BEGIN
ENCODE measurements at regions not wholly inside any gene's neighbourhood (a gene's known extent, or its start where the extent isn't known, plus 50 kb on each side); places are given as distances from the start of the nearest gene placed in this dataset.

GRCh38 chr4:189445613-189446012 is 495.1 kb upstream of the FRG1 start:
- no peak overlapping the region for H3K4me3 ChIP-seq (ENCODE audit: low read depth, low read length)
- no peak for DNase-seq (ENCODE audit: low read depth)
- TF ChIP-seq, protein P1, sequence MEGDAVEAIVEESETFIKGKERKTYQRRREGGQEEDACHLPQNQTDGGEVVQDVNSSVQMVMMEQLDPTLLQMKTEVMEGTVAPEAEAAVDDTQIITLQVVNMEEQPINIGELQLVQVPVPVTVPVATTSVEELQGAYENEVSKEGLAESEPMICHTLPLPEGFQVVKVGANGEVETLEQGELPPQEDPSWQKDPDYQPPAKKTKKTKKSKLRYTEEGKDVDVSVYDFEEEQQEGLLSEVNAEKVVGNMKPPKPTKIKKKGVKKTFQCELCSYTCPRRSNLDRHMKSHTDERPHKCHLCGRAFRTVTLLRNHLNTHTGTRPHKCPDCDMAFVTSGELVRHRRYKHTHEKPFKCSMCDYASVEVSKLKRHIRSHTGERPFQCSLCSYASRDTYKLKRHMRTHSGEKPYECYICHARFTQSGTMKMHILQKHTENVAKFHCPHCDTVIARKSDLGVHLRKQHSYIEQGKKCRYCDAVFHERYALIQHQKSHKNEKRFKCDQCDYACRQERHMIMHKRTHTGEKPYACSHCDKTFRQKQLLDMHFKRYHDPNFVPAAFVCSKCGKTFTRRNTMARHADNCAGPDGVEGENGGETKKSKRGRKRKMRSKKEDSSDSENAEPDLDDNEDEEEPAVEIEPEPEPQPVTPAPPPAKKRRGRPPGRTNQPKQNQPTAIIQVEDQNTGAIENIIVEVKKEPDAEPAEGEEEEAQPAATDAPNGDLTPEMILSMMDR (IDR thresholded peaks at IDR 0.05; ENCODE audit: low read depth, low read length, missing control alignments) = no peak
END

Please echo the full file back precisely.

ENCODE measurements at regions not wholly inside any gene's neighbourhood (a gene's known extent, or its start where the extent isn't known, plus 50 kb on each side); places are given as distances from the start of the nearest gene placed in this dataset.

GRCh38 chr4:189445613-189446012 is 495.1 kb upstream of the FRG1 start:
- no peak overlapping the region for H3K4me3 ChIP-seq (ENCODE audit: low read depth, low read length)
- no peak for DNase-seq (ENCODE audit: low read depth)
- TF ChIP-seq, protein P1, sequence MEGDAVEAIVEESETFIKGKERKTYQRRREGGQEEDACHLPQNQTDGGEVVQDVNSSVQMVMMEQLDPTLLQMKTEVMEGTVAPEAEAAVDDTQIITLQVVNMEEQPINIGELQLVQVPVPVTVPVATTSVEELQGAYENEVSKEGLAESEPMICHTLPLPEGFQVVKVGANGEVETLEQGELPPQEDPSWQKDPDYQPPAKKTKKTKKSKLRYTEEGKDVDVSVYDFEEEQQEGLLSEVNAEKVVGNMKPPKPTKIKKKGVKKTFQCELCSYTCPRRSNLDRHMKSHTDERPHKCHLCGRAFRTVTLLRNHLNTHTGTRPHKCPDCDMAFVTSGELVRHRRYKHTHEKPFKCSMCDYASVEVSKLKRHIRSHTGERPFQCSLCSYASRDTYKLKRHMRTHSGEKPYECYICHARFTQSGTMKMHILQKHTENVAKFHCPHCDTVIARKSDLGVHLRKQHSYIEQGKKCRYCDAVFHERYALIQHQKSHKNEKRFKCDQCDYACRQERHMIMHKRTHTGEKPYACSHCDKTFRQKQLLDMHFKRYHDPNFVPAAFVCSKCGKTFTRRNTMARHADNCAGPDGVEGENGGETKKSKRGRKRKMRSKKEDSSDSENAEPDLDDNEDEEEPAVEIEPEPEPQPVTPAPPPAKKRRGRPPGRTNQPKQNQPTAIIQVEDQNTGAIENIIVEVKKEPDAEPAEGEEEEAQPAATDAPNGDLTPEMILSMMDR (IDR thresholded peaks at IDR 0.05; ENCODE audit: low read depth, low read length, missing control alignments) = no peak